Once again, this is a flawed statement. It is a cliche that people spout without really fully understanding it.  People die everyday, probably half of them at the hands of other people like them. Policemen have the authority to kill to protect society. Soldiers have the right to kill to protect their country. I believe I have the right to kill to preserve the life of my family. So I suppose that argument that only God has the right to kill goes right out the window. 

God is a forgiving God. He forgives anyone who approaches him sorry for their sins. What if Christina's killers at the end of their lives go to confession and seek forgiveness and they get it, would they go to heaven? Where is justice then?

Everyone has a right to life, sure. But I believe that anyone who deprives other people their right to live through criminal means should have no longer have the right to live themselves.   This is not a proposal to prevent future murders of innocent children from happening. No matter how prepared we may be, it will still happen, somewhere, somehow. There will be no lack of human scum in the world.  Cutting down at least one of these criminals now could may well allow one, two, or even several children to continue living tomorrow.

Once again, if you intend to debate with me, or "correct" my way of thinking or just plain wish me ill, don't bother. These are just my beliefs, and are not open to debate.

This is the first part in a series of columns focusing
on Filipino artists that have served as inspiration to many younger
artists incuding myself.

DUMAGIT by Francisco Coching
THE DEAN OF FILIPINO COMICS (Jan.29 1919-Sept. 1, 1998)
January 9 1999

Having been born in 1968, I was never even around to see the work of Francisco V. Coching when he was at his prime. I grew up to appreciate those who he had inspired like Nestor Redondo, Alex Nino, Rudy Florese and Fred Carillo. Looking at all their work I noticed something similar with all of them. They had that certain look, the structure of the women's faces perhaps or some posture by a male hero that made them instantly recognizable to any Filipino as works of Filipino artists.  This is a look that they all seemed to have inherited from Coching, regarded by the country today as the Dean of Filipino Comics.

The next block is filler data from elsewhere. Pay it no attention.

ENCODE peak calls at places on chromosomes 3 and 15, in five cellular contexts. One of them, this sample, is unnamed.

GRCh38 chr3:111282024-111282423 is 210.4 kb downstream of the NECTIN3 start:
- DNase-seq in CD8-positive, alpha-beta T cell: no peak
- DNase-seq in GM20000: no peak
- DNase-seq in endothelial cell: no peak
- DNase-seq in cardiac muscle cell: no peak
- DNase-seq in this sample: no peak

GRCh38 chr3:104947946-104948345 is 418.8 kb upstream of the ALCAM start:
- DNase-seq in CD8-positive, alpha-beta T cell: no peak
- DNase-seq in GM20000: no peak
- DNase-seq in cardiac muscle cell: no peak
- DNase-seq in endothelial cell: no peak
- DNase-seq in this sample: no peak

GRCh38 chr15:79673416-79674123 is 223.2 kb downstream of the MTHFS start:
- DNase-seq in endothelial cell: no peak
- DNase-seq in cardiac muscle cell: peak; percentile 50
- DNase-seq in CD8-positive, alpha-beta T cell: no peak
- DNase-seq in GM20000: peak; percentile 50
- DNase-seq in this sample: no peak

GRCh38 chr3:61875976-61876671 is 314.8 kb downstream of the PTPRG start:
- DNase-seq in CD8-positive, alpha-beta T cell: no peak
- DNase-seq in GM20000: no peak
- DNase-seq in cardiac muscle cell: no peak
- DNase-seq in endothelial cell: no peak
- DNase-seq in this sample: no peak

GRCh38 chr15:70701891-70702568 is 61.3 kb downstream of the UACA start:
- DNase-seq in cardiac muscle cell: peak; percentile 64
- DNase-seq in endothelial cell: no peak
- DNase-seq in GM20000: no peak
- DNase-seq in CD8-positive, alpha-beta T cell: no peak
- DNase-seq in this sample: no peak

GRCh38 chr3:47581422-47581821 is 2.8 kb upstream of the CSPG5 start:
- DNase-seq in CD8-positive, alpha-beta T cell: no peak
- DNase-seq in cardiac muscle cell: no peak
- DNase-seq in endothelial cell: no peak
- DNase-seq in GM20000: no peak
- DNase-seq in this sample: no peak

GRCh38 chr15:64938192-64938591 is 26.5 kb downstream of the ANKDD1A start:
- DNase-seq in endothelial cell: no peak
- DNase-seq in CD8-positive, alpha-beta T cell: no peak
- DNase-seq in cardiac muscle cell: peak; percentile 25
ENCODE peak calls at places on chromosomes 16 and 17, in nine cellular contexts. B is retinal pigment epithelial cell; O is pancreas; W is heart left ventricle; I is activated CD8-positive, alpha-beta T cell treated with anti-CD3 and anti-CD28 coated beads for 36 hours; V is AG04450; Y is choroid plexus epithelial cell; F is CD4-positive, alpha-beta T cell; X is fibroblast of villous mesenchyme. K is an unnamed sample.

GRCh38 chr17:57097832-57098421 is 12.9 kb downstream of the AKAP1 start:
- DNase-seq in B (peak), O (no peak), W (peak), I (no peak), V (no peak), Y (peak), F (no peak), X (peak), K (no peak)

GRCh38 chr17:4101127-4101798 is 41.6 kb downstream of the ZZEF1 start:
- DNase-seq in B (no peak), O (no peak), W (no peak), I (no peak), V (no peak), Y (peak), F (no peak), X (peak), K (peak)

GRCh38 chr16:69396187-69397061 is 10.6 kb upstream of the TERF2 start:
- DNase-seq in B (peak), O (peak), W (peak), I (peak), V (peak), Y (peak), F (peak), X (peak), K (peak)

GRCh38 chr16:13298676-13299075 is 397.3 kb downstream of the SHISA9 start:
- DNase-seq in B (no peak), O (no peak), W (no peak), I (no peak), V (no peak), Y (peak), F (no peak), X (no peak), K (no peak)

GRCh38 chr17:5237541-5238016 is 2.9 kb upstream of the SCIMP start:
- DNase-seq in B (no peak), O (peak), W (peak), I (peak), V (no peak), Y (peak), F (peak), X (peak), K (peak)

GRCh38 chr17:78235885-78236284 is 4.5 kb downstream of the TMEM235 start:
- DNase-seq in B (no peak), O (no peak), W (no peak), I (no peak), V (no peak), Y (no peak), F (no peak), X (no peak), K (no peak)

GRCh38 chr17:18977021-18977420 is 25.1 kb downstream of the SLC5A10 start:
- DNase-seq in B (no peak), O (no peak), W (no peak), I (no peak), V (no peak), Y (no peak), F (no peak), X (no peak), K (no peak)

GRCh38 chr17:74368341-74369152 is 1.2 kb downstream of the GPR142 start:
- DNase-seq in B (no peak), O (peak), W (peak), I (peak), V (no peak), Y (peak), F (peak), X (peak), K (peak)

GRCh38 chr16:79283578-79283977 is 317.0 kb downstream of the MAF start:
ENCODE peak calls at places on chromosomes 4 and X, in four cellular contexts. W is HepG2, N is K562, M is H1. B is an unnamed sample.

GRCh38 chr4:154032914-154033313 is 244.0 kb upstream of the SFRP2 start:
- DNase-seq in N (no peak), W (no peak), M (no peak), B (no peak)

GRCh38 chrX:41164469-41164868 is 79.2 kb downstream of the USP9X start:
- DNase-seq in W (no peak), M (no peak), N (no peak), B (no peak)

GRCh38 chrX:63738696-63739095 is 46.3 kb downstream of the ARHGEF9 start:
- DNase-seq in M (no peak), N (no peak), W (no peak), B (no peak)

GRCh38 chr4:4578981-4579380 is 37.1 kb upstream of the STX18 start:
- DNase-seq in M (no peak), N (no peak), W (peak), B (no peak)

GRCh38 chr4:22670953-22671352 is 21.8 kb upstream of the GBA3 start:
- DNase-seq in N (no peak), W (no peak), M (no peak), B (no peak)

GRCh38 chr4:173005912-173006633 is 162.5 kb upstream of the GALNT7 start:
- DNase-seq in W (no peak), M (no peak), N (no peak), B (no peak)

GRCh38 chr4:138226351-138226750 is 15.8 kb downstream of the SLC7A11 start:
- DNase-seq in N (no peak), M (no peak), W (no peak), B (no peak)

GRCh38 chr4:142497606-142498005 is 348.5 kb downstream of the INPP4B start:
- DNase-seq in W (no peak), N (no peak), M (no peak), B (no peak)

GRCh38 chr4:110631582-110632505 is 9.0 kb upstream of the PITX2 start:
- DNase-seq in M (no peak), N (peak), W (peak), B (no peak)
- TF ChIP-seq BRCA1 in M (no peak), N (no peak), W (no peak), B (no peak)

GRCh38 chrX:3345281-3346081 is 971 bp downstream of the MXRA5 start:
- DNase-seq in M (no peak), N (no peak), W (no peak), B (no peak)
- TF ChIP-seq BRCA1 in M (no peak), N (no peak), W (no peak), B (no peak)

The above drawing of a character he had created in 1950 is only a small example of the immense talent this man had. Back in those days, artists actually knew how to draw people correctly. Heroes were softly muscular but never exessive. Their motions were fluid, lithe, sleek and deadly. Pages were never claustrophobic. Backrounds were lush and expansive.    And women, whew!  Women were so beautifully drawn they actually turned you on. (Except the monkey woman above of course :)) And Coching, well, Coching was at the head of all that. He set the standard and everyone can do nothing else but follow.

I wish more artists today take more lessons from the work of Coching. After all that I have done and all that I have drawn, whenever I start to get privately full of myself I look at this man's work and I always come away ashamed. Always.  I wish I knew even of fraction of what he knew or even a fraction of what he can do.


I have been dreaming of putting up a Filipino Comic Book Artist Database on the internet ever since last year. I'm still in the process of gathering information and I think I may be able to put something up in the next two months. Francisco V. Coching of course, is the first entry this database will have. 

I figure that this is a call to all Filipino Comic Book artists,where ever you may be in the world.  If you are one and you have published work anywhere, let me know by writing to my address above. I'll collect all your addresses and get in touch with you when the time comes.